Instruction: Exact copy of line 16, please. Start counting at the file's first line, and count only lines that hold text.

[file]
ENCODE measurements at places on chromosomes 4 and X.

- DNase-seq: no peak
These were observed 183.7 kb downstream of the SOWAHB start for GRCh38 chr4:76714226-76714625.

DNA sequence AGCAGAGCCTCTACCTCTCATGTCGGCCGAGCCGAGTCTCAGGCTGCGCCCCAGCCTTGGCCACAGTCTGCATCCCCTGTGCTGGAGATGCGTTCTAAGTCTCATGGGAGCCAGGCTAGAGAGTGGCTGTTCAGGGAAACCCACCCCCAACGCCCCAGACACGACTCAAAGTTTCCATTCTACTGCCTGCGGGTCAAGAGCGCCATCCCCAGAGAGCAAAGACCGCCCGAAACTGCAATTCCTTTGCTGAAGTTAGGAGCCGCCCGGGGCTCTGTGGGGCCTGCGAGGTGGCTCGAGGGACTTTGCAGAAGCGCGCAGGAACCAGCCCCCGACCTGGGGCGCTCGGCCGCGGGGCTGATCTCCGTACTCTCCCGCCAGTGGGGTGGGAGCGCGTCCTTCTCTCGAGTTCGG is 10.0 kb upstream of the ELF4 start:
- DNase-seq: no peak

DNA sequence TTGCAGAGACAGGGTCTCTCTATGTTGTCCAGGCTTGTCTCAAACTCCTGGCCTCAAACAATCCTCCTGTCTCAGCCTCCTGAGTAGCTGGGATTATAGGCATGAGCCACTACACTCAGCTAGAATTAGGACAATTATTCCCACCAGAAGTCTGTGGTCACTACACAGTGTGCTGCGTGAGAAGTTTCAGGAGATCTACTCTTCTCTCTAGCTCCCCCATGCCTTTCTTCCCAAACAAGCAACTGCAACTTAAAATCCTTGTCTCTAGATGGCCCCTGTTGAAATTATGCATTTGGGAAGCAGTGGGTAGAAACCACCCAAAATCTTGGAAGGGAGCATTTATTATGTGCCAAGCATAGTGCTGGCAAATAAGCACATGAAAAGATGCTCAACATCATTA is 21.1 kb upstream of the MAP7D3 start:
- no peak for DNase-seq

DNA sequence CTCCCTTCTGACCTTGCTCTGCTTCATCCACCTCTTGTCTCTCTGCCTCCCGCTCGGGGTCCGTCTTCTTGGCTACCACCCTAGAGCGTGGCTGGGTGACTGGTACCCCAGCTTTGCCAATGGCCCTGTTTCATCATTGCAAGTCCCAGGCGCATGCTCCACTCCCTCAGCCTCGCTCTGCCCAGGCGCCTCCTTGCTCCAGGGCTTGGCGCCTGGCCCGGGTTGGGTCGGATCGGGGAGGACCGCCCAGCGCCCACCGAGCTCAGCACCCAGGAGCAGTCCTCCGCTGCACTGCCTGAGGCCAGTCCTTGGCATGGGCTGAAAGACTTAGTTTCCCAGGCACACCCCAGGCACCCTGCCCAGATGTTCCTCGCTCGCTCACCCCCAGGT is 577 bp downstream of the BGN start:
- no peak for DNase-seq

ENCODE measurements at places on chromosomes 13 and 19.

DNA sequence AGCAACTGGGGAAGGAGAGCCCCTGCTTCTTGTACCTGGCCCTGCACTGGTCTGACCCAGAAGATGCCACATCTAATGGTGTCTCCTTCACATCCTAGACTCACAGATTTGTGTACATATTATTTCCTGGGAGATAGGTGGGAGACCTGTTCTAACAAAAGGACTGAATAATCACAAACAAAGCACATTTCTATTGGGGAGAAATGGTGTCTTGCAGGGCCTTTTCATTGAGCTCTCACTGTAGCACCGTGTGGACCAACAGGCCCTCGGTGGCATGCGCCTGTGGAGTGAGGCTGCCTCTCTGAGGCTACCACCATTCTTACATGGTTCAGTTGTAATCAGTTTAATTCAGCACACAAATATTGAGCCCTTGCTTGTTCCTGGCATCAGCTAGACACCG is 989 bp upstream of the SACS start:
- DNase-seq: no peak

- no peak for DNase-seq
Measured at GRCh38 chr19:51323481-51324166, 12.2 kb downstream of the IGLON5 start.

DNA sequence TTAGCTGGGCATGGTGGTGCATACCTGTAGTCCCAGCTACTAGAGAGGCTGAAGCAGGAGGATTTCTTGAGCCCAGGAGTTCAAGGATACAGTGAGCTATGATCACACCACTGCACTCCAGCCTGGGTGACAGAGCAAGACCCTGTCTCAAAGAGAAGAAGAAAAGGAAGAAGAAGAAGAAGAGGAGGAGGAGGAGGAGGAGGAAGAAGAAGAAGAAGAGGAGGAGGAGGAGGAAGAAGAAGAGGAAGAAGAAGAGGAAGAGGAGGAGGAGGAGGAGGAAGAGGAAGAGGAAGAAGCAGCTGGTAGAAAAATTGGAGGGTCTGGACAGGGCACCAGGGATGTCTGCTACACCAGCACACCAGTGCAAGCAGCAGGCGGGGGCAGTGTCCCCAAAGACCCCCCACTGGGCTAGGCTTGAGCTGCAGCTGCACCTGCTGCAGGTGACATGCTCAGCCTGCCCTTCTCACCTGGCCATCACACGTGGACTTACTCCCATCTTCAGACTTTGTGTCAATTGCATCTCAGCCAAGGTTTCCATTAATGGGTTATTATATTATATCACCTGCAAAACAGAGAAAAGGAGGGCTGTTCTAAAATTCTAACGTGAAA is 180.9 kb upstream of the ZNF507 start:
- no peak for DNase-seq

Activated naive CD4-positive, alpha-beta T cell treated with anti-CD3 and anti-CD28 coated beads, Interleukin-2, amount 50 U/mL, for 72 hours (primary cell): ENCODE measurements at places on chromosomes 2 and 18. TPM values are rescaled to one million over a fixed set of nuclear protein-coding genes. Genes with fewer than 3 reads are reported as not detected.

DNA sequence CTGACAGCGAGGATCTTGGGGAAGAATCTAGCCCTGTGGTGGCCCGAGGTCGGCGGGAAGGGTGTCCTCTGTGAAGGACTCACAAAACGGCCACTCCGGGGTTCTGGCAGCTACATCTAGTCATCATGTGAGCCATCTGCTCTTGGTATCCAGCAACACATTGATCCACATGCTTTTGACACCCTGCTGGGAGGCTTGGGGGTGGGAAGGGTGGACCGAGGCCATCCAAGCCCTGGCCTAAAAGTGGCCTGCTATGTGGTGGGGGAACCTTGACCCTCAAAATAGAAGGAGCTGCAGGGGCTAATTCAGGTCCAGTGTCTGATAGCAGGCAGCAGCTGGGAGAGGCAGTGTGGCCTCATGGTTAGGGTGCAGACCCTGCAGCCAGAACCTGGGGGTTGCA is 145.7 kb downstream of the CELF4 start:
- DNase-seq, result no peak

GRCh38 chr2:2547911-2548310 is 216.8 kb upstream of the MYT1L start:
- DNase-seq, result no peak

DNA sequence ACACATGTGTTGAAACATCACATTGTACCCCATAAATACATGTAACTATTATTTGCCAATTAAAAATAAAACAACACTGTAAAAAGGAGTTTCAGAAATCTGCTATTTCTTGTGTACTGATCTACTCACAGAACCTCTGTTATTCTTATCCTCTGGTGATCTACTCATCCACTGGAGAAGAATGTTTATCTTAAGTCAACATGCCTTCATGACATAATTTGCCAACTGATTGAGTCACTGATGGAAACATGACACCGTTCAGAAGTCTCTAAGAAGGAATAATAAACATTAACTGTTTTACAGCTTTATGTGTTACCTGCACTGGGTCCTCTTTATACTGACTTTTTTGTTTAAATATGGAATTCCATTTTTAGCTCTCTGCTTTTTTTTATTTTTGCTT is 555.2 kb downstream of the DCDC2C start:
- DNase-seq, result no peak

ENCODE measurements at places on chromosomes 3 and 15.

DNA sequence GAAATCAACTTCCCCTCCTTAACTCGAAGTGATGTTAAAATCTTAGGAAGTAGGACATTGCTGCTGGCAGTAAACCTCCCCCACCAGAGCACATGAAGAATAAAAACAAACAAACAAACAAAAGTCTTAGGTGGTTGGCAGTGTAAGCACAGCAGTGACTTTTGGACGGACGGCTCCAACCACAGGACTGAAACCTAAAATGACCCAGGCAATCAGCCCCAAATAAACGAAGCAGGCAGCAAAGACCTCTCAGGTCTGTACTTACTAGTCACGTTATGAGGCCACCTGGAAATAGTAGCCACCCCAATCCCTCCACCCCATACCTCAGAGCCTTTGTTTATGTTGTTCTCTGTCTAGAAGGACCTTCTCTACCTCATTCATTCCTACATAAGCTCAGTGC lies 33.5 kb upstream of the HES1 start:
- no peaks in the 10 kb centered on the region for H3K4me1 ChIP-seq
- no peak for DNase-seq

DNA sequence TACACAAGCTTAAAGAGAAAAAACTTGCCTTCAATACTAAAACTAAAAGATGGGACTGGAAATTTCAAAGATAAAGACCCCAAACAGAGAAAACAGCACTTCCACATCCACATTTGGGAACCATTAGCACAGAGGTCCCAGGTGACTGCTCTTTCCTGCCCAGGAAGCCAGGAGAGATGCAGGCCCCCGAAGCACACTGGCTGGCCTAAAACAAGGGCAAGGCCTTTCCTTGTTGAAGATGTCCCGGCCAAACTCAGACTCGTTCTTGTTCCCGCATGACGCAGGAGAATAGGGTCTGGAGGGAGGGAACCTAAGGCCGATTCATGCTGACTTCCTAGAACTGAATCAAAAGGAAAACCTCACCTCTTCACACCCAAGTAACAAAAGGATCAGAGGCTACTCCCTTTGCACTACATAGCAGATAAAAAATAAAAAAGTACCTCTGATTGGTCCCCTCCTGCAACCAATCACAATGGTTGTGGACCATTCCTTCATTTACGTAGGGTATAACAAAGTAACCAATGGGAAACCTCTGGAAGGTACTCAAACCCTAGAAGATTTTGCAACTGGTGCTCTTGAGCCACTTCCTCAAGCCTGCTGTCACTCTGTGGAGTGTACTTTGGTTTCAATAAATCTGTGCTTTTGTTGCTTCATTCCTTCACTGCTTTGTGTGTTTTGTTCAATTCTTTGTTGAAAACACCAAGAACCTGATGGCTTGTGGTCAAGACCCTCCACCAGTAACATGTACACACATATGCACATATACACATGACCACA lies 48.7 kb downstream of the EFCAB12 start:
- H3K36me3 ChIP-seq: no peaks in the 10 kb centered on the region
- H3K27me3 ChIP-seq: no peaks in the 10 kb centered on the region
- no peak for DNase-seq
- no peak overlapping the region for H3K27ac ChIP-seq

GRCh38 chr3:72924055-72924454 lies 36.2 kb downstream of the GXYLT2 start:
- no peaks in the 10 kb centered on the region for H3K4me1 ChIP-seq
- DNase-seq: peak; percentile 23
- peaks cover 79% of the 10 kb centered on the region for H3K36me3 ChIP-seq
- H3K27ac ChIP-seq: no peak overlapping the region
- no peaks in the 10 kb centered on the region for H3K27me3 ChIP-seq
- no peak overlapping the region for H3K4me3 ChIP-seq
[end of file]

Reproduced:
- no peak for DNase-seq